When tragedies strike–think school shootings at Newtown, Virginia Tech, or Columbine–great cries go out to ask, “Where was God?” Typically these are not expressions of the covenantal complaining we read in the Psalms, where God’s people expect God to keep his promises yet find him to be silent, delayed, or otherwise absent. No, the “Where was God?” in our culture is most often a scoffing, bitter accusation laid down as a trump card to question whether God exists in the first place, or if he does, whether he is worth our attention.
Then come those moments when some remarkable divine intervention takes place, and the question of “Where was God?” is answered. Take last week’s thwarted shooting in Decatur, GA. Michael Brandon Hill, a 20-year old plagued by mental illness, walked into the McNair Discovery Learning Academy with an AK-47 rifle, 500 rounds of ammunition, and in his words, “nothing to live for.” It was Newtown, Virginia Tech, and Columbine all waiting to happen again. Except it did not. Even though she was not supposed to work that day, bookkeeper Antoinette Tuff was in the office when Hill broke in to initiate his mayhem. The mother of a son with multiple disabilities, Tuff spoke to the would-be mass murderer with compassion, calm, and resolve. Her words soothed his frenzy as she opened up about her recent, heartbreaking divorce, her subsequent suicide attempt, and the challenges of parenting and providing as a single mother. She affirmed her love for Hill and spoke words of hope into his life. After an hour of pacing, firing occasional shots, reloading his weapons, and processing his anguish out loud, Michael Brandon Hill finally listened to Antoinette Tuff’s words. He set his guns on the table and laid face down on the ground where the police apprehended him.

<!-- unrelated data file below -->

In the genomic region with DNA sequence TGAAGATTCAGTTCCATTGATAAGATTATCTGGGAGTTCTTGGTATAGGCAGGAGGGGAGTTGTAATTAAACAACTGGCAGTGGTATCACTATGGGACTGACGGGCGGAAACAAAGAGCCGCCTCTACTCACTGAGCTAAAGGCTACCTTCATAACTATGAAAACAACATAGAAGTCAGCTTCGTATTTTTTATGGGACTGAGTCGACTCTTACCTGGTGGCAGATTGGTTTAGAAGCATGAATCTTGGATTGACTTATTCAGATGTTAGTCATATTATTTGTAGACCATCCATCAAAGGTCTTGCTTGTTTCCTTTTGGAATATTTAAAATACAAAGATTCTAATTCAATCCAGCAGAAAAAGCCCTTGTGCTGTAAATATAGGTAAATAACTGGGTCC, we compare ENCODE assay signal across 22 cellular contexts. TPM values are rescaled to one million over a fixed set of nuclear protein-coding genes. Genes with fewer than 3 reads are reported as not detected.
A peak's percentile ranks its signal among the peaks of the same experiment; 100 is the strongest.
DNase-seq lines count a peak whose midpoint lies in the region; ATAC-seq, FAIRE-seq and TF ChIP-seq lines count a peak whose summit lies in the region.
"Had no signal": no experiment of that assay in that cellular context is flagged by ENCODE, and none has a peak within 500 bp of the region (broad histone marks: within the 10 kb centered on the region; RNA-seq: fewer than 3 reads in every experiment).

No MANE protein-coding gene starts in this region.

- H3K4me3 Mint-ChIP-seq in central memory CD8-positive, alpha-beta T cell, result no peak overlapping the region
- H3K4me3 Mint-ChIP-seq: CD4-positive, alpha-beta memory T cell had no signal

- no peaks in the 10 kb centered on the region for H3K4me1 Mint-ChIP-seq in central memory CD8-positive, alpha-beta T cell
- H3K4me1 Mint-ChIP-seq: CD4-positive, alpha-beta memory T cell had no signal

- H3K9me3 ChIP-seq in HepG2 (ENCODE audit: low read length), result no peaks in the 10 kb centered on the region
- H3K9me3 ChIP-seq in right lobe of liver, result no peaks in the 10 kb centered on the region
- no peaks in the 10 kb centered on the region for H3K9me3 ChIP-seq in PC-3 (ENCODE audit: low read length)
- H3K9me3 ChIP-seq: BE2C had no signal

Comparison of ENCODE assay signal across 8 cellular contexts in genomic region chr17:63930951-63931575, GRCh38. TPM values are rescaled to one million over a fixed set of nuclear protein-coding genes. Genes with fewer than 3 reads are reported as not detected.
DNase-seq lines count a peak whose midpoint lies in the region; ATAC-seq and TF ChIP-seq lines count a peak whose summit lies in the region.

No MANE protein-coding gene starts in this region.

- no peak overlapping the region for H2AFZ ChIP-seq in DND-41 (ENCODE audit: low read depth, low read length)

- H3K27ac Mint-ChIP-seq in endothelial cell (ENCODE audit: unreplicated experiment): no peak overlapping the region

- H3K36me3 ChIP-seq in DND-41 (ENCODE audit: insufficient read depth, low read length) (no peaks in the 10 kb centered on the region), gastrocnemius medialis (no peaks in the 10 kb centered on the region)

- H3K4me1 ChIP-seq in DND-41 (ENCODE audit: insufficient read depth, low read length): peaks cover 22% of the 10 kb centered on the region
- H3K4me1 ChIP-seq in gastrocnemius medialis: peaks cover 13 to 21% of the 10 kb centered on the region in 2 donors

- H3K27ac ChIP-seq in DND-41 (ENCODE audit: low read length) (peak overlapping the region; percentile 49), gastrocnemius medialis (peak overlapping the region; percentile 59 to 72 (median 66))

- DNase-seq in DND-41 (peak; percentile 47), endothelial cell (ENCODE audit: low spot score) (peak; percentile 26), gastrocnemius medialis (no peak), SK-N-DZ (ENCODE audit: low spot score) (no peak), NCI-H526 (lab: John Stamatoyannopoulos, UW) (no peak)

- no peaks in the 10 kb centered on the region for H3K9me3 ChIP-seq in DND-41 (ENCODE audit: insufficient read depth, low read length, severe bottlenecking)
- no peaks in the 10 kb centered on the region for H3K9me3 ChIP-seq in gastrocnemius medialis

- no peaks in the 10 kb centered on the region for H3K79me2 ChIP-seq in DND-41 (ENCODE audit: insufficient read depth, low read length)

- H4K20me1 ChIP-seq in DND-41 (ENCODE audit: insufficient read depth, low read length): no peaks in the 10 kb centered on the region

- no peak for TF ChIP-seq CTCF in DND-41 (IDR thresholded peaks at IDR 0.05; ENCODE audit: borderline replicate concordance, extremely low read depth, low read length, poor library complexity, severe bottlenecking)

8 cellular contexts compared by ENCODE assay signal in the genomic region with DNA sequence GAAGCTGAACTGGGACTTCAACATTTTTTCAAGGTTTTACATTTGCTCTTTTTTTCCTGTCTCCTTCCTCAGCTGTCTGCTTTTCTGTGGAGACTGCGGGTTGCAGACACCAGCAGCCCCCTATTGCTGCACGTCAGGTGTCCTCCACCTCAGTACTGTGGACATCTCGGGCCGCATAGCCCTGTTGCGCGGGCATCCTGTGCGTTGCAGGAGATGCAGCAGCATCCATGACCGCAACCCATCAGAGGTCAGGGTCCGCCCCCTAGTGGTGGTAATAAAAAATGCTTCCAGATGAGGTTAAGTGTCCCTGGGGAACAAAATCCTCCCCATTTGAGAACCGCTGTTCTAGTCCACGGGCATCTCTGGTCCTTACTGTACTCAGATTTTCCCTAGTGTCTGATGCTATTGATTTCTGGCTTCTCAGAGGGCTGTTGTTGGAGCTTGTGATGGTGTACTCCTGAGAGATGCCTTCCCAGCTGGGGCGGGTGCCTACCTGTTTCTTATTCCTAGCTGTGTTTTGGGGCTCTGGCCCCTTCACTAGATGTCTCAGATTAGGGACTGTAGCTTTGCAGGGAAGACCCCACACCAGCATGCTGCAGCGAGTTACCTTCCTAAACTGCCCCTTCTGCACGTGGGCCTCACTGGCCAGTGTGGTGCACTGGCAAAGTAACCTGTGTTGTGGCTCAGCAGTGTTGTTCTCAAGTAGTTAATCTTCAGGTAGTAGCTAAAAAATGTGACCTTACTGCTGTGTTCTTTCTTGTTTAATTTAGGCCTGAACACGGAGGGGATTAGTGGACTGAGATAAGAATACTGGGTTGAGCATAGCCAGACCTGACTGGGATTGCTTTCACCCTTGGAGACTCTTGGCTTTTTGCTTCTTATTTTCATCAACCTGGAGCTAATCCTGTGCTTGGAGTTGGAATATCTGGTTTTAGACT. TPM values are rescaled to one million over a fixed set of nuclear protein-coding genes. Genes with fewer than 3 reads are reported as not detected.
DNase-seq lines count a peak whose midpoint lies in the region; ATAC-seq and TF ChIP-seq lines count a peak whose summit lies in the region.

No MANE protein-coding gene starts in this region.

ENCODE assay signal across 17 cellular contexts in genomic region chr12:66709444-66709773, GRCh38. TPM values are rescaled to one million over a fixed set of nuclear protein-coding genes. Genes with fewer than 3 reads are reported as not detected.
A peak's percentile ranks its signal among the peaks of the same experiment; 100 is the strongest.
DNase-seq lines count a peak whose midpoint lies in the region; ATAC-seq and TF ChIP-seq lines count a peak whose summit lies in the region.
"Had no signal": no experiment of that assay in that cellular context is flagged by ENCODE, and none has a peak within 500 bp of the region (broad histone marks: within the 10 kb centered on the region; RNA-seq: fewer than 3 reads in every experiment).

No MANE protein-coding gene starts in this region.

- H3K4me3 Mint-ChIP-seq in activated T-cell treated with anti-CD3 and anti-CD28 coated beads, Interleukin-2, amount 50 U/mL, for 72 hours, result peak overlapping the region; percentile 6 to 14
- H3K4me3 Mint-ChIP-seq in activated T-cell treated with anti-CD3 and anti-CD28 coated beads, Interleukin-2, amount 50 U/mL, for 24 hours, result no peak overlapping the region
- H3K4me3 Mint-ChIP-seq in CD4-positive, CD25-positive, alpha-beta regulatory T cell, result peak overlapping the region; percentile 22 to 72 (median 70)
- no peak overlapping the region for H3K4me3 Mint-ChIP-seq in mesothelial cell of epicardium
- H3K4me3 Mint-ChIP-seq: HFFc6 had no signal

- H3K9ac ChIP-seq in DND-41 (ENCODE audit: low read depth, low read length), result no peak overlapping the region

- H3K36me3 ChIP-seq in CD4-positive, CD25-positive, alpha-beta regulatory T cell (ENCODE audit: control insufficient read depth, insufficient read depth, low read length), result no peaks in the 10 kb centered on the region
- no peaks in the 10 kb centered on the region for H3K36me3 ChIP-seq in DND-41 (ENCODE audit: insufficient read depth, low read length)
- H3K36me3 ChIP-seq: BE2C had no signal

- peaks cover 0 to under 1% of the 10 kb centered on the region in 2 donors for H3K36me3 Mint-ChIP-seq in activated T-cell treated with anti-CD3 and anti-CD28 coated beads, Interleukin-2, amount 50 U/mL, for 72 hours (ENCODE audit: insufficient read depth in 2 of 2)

What was going on in Antoinette’s mind during the most intense hour of her life? Here are her words: “My pastor, he just started this teaching on anchoring, and how you anchor yourself in the Lord. I just sat there and started praying. I just remembered the teaching and how he taught us how to consult people when they’re bereaving.” Tuff continued, “I realized at that time that it was bigger than me. He was really a hurting young man so I just started praying for him, just started talking to him and allowing him to know some of my life stories and what was going on with me, and that it was going to be OK and he could just give himself up.” And why did Hill give himself up? Tuff could only respond, “I have no idea. That was nobody but God. I can’t even put that on myself. I was praying hard.”
It is not ours to understand why 500 rounds of ammunition went unused that day in Decatur while the parents of 20 children and 6 employees of Sandy Hook Elementary School still grieve their loss. But it is ours to point to the obvious intervention of God in this potential tragedy and to the question “Where was God?” reply, “God was there. He was in that school office, listening to Antoinette Tuff’s prayers, strengthening her, bringing to her mind the words to say, and preserving the lives of hundreds of children.”
These stories do not linger in our minds as do the tragedies, and perhaps that is as it should be. We certainly do not want to downplay the very real anguish in our world. But we, like Israel coming out of Egypt, too often forget the stories of God’s gracious, sovereign intervention. Whether we are taken or spared, these stories should embolden us to walk confidently with our God. As we sing at church, “I know who goes before me, I know who stands behind; the God of angel armies is always by my side.”
Indeed, this was the song that came on the radio one minute after a friend of ours experienced an unusual divine intervention last week. She was at a stop light in Tempe, and after the light turned green she found herself immobilized for about 3 seconds. As she sat there, wondering why she could not move a muscle, a car flew through the red light at 50 MPH. It could have killed her, but God intervened. Our friend may have other areas in life where she wonders, “Where is God?” but as she felt herself again able to drive that night, the answer was clear: God was there.
You can read more about the events in Decatur, GA here.